ASCI guidelines to tame edu institutions' misleading ads

New code ready to be implemented from 1st Dec

jasleen

Jasleen Kaur | October 22, 2010



Advertisements of educational institutes, coaching classes and educational programmes will now be governed by specific guidelines.

Advertising Standards Council of India (ASCI), the apex self-regulatory body for the advertising content of the Indian advertising industry, had introduced the draft code two months back, and has now announced that the final set of guidelines is ready to be implemented from December 1.

Unlike a tangible product, in the field of education and training the value of a program is judged by diplomas/degrees and other levels of qualifications offered, nomenclatures, icons, claims, affiliations, testimonials etc.

There have been complaints by the students who fell in the trap of misleading advertisements claiming a high ranking, impressive buildings and infrastructure, students’ testimonials and job placements.

Rajiv Dube, ASCI’s newly elected chairman, said, “We received a number of suggestions and inputs on the draft guidelines, largely from the citizens and institutes. Such a response reinforced the importance we placed on the education sector and the need to treat it as a special case. We hope that the code will reduce incidences of wrongful advertising in the education sector.”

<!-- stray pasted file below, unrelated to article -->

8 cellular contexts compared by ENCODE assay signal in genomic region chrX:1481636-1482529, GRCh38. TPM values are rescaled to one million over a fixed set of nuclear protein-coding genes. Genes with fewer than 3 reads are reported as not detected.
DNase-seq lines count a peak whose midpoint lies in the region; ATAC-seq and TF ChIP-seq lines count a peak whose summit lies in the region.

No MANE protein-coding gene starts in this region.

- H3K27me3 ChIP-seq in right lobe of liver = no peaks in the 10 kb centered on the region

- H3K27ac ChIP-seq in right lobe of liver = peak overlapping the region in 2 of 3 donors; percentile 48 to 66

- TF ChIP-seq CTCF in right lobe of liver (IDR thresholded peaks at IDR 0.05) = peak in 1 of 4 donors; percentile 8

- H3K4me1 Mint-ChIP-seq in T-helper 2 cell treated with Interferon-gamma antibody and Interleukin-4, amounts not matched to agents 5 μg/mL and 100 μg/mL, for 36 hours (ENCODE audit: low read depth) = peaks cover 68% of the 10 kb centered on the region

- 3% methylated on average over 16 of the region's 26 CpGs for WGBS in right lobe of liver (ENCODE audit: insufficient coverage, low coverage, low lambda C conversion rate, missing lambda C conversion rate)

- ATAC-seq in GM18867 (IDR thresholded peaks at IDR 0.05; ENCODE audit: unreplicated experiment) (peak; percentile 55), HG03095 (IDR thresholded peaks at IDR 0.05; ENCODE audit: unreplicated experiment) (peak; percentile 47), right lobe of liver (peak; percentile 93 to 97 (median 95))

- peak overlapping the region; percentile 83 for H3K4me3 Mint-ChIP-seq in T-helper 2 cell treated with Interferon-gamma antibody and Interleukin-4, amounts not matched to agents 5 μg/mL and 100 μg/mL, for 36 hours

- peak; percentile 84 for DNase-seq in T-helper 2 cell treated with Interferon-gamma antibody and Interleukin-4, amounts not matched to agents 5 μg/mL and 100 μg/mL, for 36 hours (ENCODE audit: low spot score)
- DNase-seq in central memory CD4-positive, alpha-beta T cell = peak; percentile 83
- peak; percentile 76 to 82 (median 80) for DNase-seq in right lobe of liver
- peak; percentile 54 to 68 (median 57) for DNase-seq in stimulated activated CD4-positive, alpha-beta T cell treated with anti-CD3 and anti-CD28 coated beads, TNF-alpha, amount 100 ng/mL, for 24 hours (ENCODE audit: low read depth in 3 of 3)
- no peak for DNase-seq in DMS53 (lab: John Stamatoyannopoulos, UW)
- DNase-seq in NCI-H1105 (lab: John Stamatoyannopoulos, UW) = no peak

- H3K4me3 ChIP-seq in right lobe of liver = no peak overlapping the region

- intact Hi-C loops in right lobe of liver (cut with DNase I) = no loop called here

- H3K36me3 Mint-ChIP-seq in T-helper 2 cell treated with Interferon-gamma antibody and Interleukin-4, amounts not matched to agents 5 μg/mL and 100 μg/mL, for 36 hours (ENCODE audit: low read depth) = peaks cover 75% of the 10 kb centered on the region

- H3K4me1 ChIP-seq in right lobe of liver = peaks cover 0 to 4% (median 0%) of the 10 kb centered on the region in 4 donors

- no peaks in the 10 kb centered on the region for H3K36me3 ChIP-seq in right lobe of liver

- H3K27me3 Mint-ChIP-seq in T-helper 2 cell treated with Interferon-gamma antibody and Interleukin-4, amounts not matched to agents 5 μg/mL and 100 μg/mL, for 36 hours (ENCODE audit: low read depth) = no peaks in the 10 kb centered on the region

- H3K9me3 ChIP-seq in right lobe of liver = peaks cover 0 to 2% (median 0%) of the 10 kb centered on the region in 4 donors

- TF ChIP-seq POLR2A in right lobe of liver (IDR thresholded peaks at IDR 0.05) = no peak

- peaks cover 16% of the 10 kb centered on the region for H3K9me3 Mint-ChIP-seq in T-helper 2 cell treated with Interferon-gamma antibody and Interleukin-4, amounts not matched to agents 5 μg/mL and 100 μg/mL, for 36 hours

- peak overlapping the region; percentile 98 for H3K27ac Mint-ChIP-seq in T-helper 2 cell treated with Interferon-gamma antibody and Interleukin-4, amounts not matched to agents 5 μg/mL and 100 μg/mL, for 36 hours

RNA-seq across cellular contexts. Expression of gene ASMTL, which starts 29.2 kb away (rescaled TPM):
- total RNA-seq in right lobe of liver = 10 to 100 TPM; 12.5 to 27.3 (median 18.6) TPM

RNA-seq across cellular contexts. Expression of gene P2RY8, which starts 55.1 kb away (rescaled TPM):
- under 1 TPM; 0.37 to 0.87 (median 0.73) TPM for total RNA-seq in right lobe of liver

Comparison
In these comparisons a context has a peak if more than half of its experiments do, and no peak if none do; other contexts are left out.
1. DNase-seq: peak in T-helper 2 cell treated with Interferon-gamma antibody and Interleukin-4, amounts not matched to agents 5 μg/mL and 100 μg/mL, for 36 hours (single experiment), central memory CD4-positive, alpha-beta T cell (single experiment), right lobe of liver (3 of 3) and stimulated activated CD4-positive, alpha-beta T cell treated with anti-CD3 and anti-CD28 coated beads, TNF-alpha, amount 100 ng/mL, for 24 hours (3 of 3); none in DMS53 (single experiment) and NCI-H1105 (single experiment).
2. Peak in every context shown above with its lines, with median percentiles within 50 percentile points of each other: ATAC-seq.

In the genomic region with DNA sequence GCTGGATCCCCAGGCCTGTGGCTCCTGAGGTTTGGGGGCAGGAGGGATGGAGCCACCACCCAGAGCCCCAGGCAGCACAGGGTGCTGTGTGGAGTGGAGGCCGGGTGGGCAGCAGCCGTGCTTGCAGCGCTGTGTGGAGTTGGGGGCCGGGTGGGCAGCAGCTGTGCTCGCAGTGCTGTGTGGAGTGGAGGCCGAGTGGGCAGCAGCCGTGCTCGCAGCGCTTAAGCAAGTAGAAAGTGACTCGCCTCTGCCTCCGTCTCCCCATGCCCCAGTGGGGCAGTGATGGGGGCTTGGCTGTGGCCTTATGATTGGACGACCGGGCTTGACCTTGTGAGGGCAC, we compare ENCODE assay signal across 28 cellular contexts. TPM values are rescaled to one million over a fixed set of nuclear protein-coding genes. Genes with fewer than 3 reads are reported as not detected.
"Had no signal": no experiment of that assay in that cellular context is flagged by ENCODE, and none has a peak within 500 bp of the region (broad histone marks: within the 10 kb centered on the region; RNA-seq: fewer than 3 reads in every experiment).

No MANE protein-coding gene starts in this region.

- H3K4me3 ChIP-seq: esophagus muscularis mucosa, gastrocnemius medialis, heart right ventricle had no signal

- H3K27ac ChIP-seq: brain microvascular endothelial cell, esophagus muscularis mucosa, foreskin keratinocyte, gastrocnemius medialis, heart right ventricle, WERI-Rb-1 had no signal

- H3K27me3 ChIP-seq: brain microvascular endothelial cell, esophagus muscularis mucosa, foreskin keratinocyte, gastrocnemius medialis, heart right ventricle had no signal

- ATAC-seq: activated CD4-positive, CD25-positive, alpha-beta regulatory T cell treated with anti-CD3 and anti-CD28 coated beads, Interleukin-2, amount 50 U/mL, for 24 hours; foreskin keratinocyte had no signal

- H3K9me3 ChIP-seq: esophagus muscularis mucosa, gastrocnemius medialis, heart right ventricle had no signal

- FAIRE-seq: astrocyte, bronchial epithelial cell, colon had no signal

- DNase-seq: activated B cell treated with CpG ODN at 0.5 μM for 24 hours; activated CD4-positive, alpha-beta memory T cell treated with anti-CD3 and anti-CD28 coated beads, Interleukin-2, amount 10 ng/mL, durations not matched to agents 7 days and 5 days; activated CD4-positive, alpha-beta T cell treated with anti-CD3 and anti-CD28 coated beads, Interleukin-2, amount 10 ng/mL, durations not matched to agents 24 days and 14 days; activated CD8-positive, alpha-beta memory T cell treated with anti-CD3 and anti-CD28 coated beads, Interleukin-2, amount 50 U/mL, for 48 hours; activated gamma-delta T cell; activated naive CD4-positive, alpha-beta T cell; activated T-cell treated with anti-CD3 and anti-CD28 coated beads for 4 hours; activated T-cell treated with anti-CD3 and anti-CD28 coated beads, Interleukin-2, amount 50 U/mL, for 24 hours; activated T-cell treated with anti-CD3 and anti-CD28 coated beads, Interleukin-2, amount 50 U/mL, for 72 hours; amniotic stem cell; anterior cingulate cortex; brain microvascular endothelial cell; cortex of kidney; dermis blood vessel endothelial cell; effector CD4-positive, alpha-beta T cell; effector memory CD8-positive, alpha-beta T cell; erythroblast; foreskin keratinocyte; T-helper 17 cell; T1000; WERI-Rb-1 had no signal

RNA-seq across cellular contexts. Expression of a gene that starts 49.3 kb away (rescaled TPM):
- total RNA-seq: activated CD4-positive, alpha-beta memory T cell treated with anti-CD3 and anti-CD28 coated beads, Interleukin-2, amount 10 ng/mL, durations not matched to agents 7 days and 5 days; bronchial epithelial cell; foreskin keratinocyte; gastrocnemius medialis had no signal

The guidelines, among other things, prohibit institutions and programs from claiming recognition, authorisation, accreditation, or affiliations without providing proper evidence.

The guidelines also require that the name and place of the affiliated institution which provides degrees and diplomas on behalf of the advertiser and which may not be accredited by a statutary authority, to be prominently displayed in the ad.

The final code prohibits advertisements claiming comparative ranking of institutes without giving details of the ranking organisation and the date the ranking was published.

Also, it prohibits display of building or infrastructure from models and computer graphics and institutions are required to show actual and existing facilities.

It also attempts to clamp down on misleading testimonials of students who may not even have been part of the educational programme, exam or subject.

Also, it is mandatory for advertisements to give exact details of students giving testimonials.The new code also asks advertisers to mention total number of students who passed out from the class, whenever they claim an absolute number of students placed in jobs.

With the new guidelines, educational institutions will not be able to promise jobs, promotions, salary increase, etc. without substantiating such claims and also assuming full responsibility in the same advertisement.

A significant amount of advertising activity is currently happening in this sector. According to the recent ADEX report, advertising by educational institutions has gone up by leaps and bounds. Last year’s figures show that 8 per cent of all advertising expenses in print media came from the education sector.

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